Conductor, Musicologist, Keyboard player

Granada - February 2007

February 28, 2007


Since I was rather pointedly asked by a Spanish journalist how it was that, despite having a food column, I had never yet mentioned a single restaurant in Granada, it seems polite to revive the Food Counter this month [February 2007] to mention good eating around the Alhambra (where the concert hall of the Granada Orchestra is also situated).

Parador de Granada
Real de la Alhambra S/N
Granada 18009

So I can pass on recommendations for three eating places all within very easy walking distance of the Alhambra itself — one actually inside it. This is the restaurant of the Parador, the hotel within the walled Moorish palace, which is open to all (no need to buy the ticket which entitles you to see round the historical site) and serves a wide range of good, and sometimes very local, food. Much recommended is the almond and garlic soup (if everyone agrees) known as Ajo blanco, which comes with ‘croutons’ of apple; there are also several local solutions of how to cook goat, and many fish dishes. There can also, if you ask, be no muzak.

Alhambra Palace Hotel
Pena Partida 2–4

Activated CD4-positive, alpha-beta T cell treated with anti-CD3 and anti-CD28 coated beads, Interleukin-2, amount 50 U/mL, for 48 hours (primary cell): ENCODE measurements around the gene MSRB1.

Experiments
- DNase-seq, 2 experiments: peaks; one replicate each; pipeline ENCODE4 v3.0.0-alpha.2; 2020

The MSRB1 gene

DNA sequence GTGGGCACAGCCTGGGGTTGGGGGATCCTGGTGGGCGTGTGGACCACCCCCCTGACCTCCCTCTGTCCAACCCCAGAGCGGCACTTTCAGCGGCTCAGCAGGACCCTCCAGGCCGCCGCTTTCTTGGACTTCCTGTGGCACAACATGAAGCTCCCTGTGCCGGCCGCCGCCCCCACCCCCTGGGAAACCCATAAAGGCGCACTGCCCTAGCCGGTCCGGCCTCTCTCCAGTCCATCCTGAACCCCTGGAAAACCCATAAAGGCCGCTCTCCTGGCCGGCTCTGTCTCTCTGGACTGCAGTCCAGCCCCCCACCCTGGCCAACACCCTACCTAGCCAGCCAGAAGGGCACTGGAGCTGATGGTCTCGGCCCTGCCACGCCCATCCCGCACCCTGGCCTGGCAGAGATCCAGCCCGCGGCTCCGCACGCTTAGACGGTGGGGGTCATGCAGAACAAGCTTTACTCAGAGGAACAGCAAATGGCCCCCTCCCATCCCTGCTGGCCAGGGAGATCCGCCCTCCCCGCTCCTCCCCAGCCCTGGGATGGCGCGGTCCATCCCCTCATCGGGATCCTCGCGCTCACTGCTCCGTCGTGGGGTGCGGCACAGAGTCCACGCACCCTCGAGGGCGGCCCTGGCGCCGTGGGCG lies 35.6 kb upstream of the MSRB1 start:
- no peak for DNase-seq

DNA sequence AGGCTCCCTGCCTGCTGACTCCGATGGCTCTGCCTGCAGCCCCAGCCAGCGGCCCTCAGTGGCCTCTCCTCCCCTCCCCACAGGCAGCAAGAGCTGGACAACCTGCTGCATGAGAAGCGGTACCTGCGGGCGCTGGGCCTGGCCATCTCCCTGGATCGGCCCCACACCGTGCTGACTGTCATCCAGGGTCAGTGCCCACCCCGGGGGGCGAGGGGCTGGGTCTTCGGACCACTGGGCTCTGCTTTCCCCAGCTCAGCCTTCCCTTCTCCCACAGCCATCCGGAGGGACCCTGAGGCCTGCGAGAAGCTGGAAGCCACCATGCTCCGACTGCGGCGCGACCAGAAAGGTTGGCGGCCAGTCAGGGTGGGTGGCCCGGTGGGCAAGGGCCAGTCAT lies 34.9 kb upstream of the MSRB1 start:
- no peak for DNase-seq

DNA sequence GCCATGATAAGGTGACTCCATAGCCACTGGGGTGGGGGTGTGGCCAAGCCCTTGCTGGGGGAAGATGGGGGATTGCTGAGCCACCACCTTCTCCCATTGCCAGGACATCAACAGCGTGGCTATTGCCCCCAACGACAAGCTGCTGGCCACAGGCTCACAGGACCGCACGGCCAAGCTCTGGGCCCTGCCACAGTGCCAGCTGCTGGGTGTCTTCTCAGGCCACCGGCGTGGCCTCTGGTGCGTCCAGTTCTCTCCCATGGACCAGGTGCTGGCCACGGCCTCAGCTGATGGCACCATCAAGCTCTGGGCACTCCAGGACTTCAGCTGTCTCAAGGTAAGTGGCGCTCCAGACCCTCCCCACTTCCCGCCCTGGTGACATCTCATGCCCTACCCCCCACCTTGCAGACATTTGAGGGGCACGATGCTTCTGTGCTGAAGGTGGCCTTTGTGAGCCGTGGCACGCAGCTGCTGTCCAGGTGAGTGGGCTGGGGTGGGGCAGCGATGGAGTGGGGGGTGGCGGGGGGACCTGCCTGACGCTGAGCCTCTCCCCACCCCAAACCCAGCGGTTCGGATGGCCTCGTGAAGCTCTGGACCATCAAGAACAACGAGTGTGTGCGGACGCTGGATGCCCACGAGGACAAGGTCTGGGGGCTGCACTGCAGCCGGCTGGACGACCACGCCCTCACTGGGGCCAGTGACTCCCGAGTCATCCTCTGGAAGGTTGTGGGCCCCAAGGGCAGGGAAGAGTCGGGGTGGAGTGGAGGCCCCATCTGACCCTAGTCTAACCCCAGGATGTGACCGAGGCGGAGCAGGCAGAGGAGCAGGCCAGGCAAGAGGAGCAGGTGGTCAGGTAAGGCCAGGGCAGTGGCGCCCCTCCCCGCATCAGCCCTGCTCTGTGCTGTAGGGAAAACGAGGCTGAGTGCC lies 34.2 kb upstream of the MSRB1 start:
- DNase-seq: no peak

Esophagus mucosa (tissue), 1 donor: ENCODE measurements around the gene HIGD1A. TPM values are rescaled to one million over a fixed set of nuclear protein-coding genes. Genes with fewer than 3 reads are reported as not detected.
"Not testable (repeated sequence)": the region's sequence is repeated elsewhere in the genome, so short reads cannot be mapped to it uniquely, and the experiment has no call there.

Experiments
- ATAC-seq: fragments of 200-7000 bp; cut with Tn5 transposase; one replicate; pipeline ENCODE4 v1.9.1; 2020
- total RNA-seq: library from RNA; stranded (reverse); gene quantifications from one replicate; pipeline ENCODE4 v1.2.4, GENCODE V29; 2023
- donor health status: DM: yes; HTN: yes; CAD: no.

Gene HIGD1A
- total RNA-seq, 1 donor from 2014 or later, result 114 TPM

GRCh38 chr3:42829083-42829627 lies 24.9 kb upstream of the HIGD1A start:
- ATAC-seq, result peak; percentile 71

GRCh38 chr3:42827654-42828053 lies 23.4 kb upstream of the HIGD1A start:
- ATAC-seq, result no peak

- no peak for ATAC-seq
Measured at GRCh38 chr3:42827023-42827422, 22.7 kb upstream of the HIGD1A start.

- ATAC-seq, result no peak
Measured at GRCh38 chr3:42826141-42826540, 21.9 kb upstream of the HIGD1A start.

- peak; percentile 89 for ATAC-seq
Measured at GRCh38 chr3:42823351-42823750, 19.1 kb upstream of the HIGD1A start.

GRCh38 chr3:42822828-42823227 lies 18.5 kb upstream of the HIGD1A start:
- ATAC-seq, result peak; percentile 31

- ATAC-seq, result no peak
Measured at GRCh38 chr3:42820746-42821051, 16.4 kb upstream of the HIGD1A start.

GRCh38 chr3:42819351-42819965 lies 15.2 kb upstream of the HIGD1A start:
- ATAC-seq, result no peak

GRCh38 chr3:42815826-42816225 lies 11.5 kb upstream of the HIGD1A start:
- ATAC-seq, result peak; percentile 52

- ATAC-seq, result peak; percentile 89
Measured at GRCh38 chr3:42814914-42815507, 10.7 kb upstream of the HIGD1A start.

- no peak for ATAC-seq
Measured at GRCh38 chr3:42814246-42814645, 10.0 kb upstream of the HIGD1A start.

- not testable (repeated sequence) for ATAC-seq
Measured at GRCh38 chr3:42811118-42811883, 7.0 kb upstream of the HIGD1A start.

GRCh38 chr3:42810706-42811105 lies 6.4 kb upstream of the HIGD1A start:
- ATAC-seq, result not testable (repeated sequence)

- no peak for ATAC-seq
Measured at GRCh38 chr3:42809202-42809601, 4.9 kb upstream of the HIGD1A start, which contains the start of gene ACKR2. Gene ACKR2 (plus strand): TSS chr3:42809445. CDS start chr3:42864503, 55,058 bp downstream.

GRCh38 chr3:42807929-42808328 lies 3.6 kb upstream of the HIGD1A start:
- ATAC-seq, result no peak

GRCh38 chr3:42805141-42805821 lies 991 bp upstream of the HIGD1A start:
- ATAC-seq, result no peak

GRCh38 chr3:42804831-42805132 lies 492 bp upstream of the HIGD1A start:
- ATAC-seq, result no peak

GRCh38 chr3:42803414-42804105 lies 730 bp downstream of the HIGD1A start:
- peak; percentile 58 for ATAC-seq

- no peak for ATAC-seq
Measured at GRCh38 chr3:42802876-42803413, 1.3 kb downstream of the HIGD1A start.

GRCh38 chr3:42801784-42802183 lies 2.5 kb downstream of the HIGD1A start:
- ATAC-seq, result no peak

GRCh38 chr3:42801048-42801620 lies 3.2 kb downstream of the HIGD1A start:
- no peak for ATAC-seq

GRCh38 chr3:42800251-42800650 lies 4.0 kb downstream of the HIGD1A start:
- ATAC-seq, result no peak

18009 Granada
Tel: +34 958 221468

Inside the alternative establishment, the grandiose Alhambra Palace Hotel, is also another fine traditional style restaurant for lunches and dinners (both starting and ending late) with a terrace overlooking the modern town and with a view of the snow-topped Sierra Nevada (but, alas, also of the cloud of smog sometimes blanketing the city). Good wine list, including several actually from Granada itself. The décor of the hotel is all copied from the historical palace (apparently so that tour guides could demonstrate details to the 19th-century travellers without leaving the comfort of the hotel).

Specially recommended, and only a stone throw’s walk from the Alhambra Palace (and again just outside the walls of the castle) is the Restaurante Carmen de San Miguel (Plaza Torres Bermejas 3, Alhambra, tel. 958 226 723, Claiming with some justification (the locals assure me) to offer the best cooking of Andalusia, it takes a slightly more nouvelle approach to traditional dishes, and makes some refreshing variants on over-exhibited Spanish staples like gazpacho, imaginative combinations of sea-food with fruits (fresh and preserved) and some impressive cod cooked in a complete casing of salt, which is tapped to crack it at the table and the fish extracted (not tasting over-salted at all). Again, the music can be made to disappear on request.

If it sounds as though I hardly had to leave the Alhambra hill during my concert week in Granada, that is about correct.


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